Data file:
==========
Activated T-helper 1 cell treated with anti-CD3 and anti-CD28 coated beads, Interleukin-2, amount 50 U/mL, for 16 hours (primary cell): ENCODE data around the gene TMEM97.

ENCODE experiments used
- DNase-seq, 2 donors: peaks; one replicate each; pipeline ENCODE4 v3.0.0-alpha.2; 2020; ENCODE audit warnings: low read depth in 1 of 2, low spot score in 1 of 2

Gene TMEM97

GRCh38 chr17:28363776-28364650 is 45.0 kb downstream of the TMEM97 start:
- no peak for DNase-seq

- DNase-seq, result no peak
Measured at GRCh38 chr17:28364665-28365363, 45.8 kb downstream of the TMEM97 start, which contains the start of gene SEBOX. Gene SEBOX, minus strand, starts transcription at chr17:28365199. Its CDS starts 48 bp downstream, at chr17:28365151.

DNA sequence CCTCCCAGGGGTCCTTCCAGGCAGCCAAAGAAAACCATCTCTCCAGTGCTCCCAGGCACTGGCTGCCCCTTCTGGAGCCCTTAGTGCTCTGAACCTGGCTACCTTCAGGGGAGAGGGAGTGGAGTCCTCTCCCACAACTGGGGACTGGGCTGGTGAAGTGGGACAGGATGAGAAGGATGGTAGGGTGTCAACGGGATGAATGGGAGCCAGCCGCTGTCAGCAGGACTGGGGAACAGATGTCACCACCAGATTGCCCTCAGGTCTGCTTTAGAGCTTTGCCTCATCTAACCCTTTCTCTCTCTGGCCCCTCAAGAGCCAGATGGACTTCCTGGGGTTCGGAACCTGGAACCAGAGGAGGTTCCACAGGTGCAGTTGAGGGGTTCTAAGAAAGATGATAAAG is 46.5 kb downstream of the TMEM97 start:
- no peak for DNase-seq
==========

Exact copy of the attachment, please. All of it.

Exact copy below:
Activated T-helper 1 cell treated with anti-CD3 and anti-CD28 coated beads, Interleukin-2, amount 50 U/mL, for 16 hours (primary cell): ENCODE data around the gene TMEM97.

ENCODE experiments used
- DNase-seq, 2 donors: peaks; one replicate each; pipeline ENCODE4 v3.0.0-alpha.2; 2020; ENCODE audit warnings: low read depth in 1 of 2, low spot score in 1 of 2

Gene TMEM97

GRCh38 chr17:28363776-28364650 is 45.0 kb downstream of the TMEM97 start:
- no peak for DNase-seq

- DNase-seq, result no peak
Measured at GRCh38 chr17:28364665-28365363, 45.8 kb downstream of the TMEM97 start, which contains the start of gene SEBOX. Gene SEBOX, minus strand, starts transcription at chr17:28365199. Its CDS starts 48 bp downstream, at chr17:28365151.

DNA sequence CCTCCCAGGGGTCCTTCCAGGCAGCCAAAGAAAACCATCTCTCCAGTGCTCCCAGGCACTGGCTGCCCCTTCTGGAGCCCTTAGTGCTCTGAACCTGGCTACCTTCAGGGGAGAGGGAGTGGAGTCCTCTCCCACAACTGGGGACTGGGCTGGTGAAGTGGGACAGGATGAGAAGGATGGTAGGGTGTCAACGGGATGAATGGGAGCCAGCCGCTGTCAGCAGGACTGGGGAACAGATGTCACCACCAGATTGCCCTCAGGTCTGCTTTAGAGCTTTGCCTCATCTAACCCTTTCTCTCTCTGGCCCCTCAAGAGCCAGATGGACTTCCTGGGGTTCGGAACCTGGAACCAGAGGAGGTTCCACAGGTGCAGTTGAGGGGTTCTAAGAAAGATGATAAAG is 46.5 kb downstream of the TMEM97 start:
- no peak for DNase-seq